A tramway’s transformative influence
Jeune Afrique, a weekly magazine that covers current affairs and politics across Africa, has published an excellent article chronicling the success of Casablanca’s tramway system. The trams have been rolling for less than a year, but they’re already absorbed into the city’s daily life.
As Waterloo Region prepares for ION (and as other Ontario municipalities march toward some kind of mass transit), I thought I’d translate a few excerpts from the Jeune Afrique article that illustrate the tangible impact Casablanca’s tramway has had for its citizens.
More than just a transportation solution, the tramway has brought benefits for heritage preservation, economic development, public safety, and pedestrianisation. Some of the evidence is certainly anecdotal, but cities in earlier stages of the planning process can definitely learn — or, at the very least, gain some courage — from Casablanca’s experience.
Take, for example, the attidudes of Casablancans as the tramway was being built — it’ll never get done on time, it costs too much, construction is causing traffic headaches, we don’t want this — opposition which quickly dissipated as soon as the trains actually started running. In fact, a second tramway line is already in the works.
Without further ado, here’s my translation of the article’s most salient points:
For four long years of construction, Casablancans cursed this tramway that was supposed to revolutionise transportation, but seemed to bring only dust, traffic snarls, and parking headaches. Although opposition to the project never reached the fever pitch of the Stop TGV movement (which railed against a high-speed train from Tangier to Rabat), it was still viewed with deep scepticism. […] Even as late as June 2012, most citizens thought that it would never be finished on time. Despite this pessimism, the project was completed on schedule and an inauguration ceremony was held as planned on the symbolic date of 12/12/12 by King Mohammed VI.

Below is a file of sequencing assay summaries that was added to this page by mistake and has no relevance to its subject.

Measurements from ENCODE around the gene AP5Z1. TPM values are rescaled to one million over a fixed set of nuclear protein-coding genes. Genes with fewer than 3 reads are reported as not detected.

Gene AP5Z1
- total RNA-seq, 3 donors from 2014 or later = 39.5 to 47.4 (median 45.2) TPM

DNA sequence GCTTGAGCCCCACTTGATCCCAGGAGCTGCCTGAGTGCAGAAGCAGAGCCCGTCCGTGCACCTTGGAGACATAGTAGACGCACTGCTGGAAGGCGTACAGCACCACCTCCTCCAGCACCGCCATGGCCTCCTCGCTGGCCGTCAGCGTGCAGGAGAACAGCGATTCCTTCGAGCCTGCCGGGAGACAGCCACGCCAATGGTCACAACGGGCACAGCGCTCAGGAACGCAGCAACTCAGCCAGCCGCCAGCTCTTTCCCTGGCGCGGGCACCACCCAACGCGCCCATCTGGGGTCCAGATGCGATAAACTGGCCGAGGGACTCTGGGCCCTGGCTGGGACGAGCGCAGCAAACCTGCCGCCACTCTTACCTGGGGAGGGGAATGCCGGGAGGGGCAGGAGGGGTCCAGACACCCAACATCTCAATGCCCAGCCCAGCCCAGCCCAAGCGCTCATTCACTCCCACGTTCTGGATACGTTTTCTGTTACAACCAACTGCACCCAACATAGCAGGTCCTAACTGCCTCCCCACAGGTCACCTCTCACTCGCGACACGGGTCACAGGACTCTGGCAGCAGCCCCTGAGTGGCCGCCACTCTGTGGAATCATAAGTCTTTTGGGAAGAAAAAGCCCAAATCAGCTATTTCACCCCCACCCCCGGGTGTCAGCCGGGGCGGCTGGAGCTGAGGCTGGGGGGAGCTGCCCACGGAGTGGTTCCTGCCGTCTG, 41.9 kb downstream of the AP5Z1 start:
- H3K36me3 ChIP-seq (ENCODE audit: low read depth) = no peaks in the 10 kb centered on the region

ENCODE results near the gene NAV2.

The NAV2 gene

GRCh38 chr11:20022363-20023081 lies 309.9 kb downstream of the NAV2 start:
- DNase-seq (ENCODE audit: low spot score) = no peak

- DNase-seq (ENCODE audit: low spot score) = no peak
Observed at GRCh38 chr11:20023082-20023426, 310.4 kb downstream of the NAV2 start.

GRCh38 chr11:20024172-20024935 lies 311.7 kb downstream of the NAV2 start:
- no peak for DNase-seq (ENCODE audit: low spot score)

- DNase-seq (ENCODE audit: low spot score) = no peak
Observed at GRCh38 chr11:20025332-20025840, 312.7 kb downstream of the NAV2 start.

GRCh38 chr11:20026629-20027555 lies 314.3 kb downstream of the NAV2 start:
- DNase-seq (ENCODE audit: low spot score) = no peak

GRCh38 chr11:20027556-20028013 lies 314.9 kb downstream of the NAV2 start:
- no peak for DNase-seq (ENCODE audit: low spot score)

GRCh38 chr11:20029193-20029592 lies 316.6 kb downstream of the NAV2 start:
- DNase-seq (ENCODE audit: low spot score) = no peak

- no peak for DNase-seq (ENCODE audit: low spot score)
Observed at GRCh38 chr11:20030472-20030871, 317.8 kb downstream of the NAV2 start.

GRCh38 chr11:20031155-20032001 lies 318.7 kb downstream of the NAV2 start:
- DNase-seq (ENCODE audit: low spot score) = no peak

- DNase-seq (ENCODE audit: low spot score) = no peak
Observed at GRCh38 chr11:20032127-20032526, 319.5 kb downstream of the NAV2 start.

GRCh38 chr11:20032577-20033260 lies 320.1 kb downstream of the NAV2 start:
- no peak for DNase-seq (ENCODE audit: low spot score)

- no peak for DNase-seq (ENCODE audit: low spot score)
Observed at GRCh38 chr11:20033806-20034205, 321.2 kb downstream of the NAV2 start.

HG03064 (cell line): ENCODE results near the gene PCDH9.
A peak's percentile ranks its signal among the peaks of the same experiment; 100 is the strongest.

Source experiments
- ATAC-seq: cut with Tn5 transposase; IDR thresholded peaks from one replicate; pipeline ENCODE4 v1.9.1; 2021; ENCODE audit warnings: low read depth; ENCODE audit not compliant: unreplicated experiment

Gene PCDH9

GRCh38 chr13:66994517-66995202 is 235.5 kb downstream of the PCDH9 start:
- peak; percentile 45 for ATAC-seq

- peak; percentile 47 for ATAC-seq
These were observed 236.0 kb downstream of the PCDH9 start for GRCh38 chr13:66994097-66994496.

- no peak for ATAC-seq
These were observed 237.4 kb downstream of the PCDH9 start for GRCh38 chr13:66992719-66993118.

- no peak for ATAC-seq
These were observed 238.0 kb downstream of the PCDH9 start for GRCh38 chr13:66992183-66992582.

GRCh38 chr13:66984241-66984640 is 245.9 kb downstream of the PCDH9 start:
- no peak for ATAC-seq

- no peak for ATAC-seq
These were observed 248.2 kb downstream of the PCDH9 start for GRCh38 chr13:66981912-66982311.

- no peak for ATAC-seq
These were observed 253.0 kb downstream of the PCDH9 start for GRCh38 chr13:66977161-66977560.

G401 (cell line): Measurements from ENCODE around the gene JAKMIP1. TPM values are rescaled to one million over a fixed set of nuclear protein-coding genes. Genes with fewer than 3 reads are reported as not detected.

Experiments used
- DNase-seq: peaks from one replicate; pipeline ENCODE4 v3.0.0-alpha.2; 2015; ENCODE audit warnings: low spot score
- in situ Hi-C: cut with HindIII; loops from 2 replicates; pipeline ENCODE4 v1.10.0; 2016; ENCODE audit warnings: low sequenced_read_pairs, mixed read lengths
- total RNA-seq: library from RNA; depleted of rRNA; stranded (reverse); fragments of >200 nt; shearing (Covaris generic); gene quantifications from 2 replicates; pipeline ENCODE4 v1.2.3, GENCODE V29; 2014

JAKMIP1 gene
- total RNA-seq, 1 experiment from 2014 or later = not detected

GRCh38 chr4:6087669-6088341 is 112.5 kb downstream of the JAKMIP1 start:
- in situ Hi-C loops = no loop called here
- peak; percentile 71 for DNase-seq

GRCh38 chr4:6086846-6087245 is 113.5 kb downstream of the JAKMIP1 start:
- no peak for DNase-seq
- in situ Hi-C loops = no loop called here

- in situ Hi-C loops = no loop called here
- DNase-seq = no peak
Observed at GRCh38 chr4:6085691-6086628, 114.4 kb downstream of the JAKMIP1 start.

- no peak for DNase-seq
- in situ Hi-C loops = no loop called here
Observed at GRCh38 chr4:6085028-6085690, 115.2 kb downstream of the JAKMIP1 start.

Less than a week after the tramway’s inauguration, it confronted its first big test: the biannual football derby between bitter rivals Wydad and Raja. Marred by violence in the past, would this match sully the reputation of Casablanca’s new tramway system as a clean, quiet, and civilised mode of transport? Would the hordes of hooligans descending upon downtown Casablanca make quick work of the brand new trains?
As if by miracle, the tramway functioned normally that day. “Nothing happened,” remembers Réda, a sports journalist. Surveillance cameras in the trams and on the platforms, as well as police officers patrolling the stations, proved to be enough to maintain peace and order on the tramway during the football derby.
In reality, the tramway is already part of the scenery. The long period of construction included road realignments, over 200 kilometres of reconstructed sidewalks, and the installation of new signalisation infrastructure – and Casablancans are now comfortable and familiar with the tramway. In some places, the change is spectacular. One part of Mohammed V Boulevard has been completely pedestrianised. In fact, an old tramway circulated along this same artery until the 1950s. Building facades, some in Art Deco style, have been revitalised. The tramway has spurred property owners to take ownership of the city’s architectural heritage, which had been threatened by decades of neglect.
The 31-kilometre tramway line, stretching from the Sidi Moumen neighbourhood to the beach at Ain Diab, reunites urban neighbourhoods that had been segregated by the city’s erratic street network. This summer, beachgoers took to the tramway en masse, tolerating the long, winding route for the comfort of an air-conditioned train.
Even if it hasn’t yet replaced other modes of transport, the tramway is the best choice for travelling along certain routes which have traditionally been very congested. To get to the Derb Ghallef market, the city’s hub for buying and selling electronics, the tramway is unbeatable. Same goes for Hassan II Avenue, which houses the city’s financial district. For students seeking an affordable commute, it’s also the best way to get to the universities in the South end of town.
Perhaps the most striking transformation that the tramway has brought about is in Sidi Moumen – once known as the neighbourhood that raised the terrorists who carried out the 2003 bombings, it is now home to the tramway’s maintenance facility, which employs 1,200 people.